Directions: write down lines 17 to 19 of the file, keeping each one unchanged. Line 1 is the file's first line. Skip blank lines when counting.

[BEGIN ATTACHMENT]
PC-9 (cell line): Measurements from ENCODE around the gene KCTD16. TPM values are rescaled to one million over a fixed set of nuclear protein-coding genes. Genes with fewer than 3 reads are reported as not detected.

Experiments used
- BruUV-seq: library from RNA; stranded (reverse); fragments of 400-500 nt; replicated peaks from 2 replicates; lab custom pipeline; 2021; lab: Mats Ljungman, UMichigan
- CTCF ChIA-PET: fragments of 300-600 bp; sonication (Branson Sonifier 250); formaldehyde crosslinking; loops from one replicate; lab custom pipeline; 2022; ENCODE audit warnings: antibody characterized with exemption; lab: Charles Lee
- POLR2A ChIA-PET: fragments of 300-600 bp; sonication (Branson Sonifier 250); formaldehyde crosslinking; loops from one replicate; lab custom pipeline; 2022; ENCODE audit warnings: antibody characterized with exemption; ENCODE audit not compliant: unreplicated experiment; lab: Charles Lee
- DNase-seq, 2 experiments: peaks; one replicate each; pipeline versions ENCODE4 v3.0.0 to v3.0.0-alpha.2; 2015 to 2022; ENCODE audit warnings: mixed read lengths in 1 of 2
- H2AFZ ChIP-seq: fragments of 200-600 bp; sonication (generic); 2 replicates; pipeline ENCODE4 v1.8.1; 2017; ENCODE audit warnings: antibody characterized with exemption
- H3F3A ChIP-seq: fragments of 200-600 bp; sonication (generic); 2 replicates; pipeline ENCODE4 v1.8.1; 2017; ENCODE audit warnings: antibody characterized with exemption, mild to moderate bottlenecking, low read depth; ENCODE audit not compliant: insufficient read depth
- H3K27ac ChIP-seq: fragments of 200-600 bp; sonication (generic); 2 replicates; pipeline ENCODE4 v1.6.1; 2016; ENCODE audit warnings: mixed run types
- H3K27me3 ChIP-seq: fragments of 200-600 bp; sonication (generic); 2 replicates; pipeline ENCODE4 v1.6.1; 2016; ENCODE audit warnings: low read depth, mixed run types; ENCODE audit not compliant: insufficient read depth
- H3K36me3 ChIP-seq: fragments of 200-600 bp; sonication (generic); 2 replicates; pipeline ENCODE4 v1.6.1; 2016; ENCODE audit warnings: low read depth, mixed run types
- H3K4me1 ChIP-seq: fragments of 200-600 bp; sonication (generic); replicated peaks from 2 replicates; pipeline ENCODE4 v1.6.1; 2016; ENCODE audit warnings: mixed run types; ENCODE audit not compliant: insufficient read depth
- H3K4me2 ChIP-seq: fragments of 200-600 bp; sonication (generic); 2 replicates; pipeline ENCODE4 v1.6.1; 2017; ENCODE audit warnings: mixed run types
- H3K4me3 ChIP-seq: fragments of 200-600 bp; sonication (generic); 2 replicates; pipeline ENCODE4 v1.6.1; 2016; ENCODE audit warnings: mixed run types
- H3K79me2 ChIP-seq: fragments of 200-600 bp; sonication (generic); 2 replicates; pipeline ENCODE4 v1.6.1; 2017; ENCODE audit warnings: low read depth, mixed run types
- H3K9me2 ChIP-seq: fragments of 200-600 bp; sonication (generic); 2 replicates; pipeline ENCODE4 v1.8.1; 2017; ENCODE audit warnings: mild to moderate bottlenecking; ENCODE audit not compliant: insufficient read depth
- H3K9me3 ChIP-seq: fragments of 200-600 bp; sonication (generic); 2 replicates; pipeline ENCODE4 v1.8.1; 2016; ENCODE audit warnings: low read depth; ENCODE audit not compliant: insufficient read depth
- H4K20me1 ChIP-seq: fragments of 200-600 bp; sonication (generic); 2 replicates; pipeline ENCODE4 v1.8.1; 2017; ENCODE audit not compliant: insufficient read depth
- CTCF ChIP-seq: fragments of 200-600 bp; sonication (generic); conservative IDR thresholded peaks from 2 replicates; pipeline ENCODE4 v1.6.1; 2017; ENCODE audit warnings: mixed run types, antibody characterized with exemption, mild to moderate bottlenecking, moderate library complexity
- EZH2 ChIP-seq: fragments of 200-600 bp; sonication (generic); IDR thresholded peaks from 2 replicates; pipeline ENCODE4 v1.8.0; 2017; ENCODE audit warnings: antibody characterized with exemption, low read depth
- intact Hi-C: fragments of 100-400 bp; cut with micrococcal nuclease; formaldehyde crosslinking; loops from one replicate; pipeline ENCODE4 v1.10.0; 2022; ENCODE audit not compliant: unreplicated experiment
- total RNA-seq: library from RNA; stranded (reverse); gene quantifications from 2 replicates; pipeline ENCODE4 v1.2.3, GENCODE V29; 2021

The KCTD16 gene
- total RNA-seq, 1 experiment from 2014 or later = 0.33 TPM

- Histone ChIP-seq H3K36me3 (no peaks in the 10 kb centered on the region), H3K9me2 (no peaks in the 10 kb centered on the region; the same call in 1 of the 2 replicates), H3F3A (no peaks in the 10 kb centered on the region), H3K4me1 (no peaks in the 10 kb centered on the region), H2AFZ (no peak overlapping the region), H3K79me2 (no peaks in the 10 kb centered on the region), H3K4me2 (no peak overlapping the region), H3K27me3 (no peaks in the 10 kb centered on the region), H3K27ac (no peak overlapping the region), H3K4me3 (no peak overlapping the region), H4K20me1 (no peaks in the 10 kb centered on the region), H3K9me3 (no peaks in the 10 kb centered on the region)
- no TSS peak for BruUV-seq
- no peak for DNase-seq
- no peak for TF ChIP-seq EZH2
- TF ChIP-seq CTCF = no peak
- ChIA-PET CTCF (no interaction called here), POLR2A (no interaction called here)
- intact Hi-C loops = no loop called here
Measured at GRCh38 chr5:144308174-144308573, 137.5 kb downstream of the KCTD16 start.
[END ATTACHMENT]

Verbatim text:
- H3K9me3 ChIP-seq: fragments of 200-600 bp; sonication (generic); 2 replicates; pipeline ENCODE4 v1.8.1; 2016; ENCODE audit warnings: low read depth; ENCODE audit not compliant: insufficient read depth
- H4K20me1 ChIP-seq: fragments of 200-600 bp; sonication (generic); 2 replicates; pipeline ENCODE4 v1.8.1; 2017; ENCODE audit not compliant: insufficient read depth
- CTCF ChIP-seq: fragments of 200-600 bp; sonication (generic); conservative IDR thresholded peaks from 2 replicates; pipeline ENCODE4 v1.6.1; 2017; ENCODE audit warnings: mixed run types, antibody characterized with exemption, mild to moderate bottlenecking, moderate library complexity